Over the course of Escapement, these characters become well-rounded—especially Al-Wazir and Childress—as they travel about the world in order to meet what are, ultimately, self-imposed goals for serving the people they hold most dear. The structure of the novel is rigorously mechanical: each chapter is divided into three sections, one each devoted to the adventures of the three protagonists, and while that can sometimes feel restrictive, author Jay Lake does some interesting things with the plot so that often, within a chapter, the events in each character's life parallel the others. This could become somewhat heavy-handed when used by a less-skilled author, but Lake handles it delicately, so that it wasn't until halfway through that I noticed the pattern. And those adventures are a lot of fun, showing us more of the civilizations that inhabit the Wall, Europe, and even into China.
Even though the book is deeply ensconced in the steampunk tradition, through the character of Paolina, Lake is able to introduce fantasy elements that, again, could be jarring but end up working smoothly. For it turns out that Paolina is the most common of the archetypes of epic fantasy—the gifted outsider who strives to take her place within a more enlightened society. Like the peasant boy who discovers he has been touched by the gods and is destined to be king, Paolina finds that her immense engineering talent goes beyond the mundane into something of the mystical: the watch she makes with the English pocket watch as its model is so much more: instead of just recording the time and timing of the things around her, she can use it to effect those things as well. For instance, she is able to change the timing of the engines of a dirigible that follows her so that it turns the craft away from its pursuit and eventually destroys it. But being from the most backwater-y of villages, she suspects that all the civilized countries have wizards and tools with these abilities and so is determined to get more training by visiting these wizards. And when word of someone with these decidedly singular powers gets out, she becomes the object of worldwide hunt.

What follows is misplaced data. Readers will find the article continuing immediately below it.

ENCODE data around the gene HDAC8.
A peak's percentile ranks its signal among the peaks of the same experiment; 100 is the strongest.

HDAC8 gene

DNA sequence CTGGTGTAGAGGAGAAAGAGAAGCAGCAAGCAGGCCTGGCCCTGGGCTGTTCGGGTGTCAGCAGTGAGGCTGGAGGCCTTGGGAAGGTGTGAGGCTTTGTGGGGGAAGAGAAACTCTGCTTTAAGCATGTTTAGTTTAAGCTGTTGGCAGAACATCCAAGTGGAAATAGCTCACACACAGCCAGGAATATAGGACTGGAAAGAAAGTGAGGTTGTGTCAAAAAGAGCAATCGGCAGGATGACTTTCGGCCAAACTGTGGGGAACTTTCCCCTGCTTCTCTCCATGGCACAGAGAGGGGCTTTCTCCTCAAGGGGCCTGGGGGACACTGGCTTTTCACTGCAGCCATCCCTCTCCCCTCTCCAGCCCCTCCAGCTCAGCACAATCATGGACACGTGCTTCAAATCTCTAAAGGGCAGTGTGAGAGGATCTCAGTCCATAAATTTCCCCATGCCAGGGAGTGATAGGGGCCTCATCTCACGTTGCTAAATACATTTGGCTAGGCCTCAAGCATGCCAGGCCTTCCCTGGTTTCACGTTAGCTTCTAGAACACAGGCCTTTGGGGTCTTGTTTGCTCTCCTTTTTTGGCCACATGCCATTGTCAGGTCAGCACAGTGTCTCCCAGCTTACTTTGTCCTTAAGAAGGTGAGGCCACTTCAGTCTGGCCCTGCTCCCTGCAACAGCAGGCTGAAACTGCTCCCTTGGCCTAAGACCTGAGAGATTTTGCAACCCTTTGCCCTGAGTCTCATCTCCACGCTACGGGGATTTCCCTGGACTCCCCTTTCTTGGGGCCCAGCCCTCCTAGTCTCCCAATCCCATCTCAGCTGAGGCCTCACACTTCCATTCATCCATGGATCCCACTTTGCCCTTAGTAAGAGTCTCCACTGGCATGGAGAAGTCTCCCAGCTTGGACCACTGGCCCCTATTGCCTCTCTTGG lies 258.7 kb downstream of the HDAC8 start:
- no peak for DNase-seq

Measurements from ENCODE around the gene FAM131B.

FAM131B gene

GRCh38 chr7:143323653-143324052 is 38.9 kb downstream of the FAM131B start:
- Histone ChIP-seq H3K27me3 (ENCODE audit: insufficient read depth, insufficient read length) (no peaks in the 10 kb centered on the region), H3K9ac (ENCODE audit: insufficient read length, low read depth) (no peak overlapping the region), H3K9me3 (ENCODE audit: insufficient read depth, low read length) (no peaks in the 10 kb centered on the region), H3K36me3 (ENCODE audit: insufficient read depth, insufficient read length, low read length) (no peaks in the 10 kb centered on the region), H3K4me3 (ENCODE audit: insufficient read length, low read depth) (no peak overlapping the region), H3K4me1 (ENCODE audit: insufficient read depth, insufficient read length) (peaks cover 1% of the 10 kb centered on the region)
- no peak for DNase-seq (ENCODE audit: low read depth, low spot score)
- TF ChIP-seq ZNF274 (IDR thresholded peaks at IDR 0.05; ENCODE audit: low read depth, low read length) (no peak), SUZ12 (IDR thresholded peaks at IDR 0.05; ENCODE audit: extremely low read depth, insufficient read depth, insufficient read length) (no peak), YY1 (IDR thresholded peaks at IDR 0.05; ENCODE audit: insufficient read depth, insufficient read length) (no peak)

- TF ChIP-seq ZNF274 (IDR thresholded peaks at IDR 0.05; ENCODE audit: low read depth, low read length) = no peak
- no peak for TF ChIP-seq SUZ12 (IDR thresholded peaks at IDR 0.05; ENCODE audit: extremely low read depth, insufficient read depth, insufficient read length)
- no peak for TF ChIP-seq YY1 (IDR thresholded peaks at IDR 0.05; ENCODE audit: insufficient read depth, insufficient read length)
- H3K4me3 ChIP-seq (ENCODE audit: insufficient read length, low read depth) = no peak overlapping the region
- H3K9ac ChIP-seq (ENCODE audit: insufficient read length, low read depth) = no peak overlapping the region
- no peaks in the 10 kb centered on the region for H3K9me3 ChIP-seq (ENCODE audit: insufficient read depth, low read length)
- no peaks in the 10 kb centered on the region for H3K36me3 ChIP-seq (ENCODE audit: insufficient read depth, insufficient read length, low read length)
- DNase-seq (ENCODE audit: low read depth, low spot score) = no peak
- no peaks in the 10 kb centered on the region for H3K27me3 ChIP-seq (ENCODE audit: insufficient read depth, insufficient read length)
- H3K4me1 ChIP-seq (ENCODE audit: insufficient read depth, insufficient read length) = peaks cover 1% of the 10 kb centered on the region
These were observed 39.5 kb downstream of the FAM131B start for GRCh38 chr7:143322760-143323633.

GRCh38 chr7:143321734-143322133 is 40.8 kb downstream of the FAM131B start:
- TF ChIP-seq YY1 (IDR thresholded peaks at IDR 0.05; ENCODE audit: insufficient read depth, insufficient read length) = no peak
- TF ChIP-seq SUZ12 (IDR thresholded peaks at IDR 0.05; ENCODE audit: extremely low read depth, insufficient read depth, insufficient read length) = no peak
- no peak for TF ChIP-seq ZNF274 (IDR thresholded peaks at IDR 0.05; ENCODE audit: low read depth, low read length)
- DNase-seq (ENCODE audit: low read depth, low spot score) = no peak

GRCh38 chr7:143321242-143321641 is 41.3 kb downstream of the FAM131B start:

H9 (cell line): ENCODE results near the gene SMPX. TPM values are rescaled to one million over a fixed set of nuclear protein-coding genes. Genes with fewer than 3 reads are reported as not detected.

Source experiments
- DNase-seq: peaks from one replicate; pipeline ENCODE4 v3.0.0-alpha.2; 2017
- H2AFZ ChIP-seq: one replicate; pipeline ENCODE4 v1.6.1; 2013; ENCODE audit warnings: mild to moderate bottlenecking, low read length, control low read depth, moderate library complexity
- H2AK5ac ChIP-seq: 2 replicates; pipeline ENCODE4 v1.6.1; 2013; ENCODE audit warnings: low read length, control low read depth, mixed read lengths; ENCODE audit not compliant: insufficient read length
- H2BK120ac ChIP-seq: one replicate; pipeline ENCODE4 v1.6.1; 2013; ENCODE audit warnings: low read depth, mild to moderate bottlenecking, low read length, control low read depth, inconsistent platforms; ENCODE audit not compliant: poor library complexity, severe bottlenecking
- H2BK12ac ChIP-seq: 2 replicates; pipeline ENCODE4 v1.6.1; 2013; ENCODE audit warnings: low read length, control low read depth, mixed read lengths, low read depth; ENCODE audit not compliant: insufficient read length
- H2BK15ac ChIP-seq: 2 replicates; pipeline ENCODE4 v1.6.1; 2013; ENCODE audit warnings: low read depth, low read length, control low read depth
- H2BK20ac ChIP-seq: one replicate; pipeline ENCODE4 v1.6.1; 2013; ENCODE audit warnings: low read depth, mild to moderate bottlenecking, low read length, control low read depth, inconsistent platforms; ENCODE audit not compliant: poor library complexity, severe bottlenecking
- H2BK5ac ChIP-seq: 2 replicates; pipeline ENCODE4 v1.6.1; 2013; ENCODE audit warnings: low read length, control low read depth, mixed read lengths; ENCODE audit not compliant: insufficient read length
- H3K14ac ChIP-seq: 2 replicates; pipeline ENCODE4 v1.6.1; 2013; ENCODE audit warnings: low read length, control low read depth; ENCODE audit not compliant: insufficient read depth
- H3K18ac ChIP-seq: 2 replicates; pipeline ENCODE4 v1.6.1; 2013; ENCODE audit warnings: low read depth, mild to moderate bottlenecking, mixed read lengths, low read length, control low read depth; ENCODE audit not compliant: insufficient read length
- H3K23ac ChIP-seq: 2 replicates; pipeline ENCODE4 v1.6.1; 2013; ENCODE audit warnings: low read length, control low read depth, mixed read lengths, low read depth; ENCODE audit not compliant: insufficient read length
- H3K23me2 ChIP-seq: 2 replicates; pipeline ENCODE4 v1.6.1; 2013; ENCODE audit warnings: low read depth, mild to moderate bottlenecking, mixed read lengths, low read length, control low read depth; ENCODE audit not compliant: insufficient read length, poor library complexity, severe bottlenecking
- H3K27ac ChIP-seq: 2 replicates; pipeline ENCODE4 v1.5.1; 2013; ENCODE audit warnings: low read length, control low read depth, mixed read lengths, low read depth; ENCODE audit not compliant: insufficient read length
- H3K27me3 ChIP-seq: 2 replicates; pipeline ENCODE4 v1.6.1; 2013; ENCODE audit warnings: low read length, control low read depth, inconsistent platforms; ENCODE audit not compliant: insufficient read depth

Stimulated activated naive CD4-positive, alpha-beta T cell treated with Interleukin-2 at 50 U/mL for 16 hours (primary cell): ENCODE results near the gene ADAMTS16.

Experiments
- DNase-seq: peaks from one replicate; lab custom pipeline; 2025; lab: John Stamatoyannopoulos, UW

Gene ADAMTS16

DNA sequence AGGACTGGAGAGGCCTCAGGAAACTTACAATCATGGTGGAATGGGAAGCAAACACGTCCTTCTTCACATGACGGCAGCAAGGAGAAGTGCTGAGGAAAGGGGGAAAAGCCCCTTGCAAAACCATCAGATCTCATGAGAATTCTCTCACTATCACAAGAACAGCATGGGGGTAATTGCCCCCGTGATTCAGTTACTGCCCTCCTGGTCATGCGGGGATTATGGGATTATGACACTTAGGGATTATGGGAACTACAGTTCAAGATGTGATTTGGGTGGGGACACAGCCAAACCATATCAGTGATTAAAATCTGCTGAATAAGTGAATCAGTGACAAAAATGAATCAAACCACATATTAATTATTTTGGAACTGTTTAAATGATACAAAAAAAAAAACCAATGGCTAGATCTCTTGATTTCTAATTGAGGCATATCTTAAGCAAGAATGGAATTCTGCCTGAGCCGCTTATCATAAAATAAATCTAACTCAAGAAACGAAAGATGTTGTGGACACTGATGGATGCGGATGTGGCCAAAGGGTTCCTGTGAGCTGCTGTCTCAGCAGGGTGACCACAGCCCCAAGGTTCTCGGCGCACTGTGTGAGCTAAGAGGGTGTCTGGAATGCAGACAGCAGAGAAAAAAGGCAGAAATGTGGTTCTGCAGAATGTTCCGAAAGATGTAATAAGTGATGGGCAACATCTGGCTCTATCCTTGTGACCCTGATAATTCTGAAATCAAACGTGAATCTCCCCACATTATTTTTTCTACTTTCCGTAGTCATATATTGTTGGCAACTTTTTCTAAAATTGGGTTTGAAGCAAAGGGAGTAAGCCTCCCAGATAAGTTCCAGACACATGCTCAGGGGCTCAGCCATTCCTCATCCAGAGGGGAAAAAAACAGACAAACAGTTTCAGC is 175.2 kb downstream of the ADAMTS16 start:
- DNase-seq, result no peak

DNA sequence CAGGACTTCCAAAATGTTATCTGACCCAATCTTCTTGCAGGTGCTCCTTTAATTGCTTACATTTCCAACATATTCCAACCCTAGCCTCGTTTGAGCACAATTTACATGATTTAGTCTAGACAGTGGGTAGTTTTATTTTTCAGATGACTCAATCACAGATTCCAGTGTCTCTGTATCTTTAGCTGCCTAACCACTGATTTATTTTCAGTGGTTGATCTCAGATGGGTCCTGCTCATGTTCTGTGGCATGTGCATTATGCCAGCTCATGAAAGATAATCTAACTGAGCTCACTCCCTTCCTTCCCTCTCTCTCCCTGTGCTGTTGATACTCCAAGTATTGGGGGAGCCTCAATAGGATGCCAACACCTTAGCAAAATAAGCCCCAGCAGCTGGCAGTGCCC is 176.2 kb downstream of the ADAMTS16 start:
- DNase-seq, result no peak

Unlike Childress and Al-Wazir, Paolina grows very little over the course of her adventures. Repeatedly placing her fate in the hands of someone she thinks she can trust turns out to be disastrous since those same people continuously break that trust. Nonetheless, this does not weigh down the plot since she is constantly on the run and not really given any time to be contemplative and nurtured, especially as she continues to discover the awesome reach and destructive ability of her power.
For whatever reason, this turned out to be a book I didn't want to put down. I was fascinated by the people and the world they inhabit and did not feel that the author threw any unwarranted curves. There are passages that might feel like they get away from what drives the story, but at the same time, when people live their lives, not everything in their life drives them to a single plot resolution. This picaresque nature is reflected in the narrative of Childress and Al-Wazir's travels and doesn't distract from the final chapters as everything begins to pay off. I look forward to the final book in the trilogy to continue the stories of these characters' lives and how they deal with the revelations that proceed from the conclusion of the book.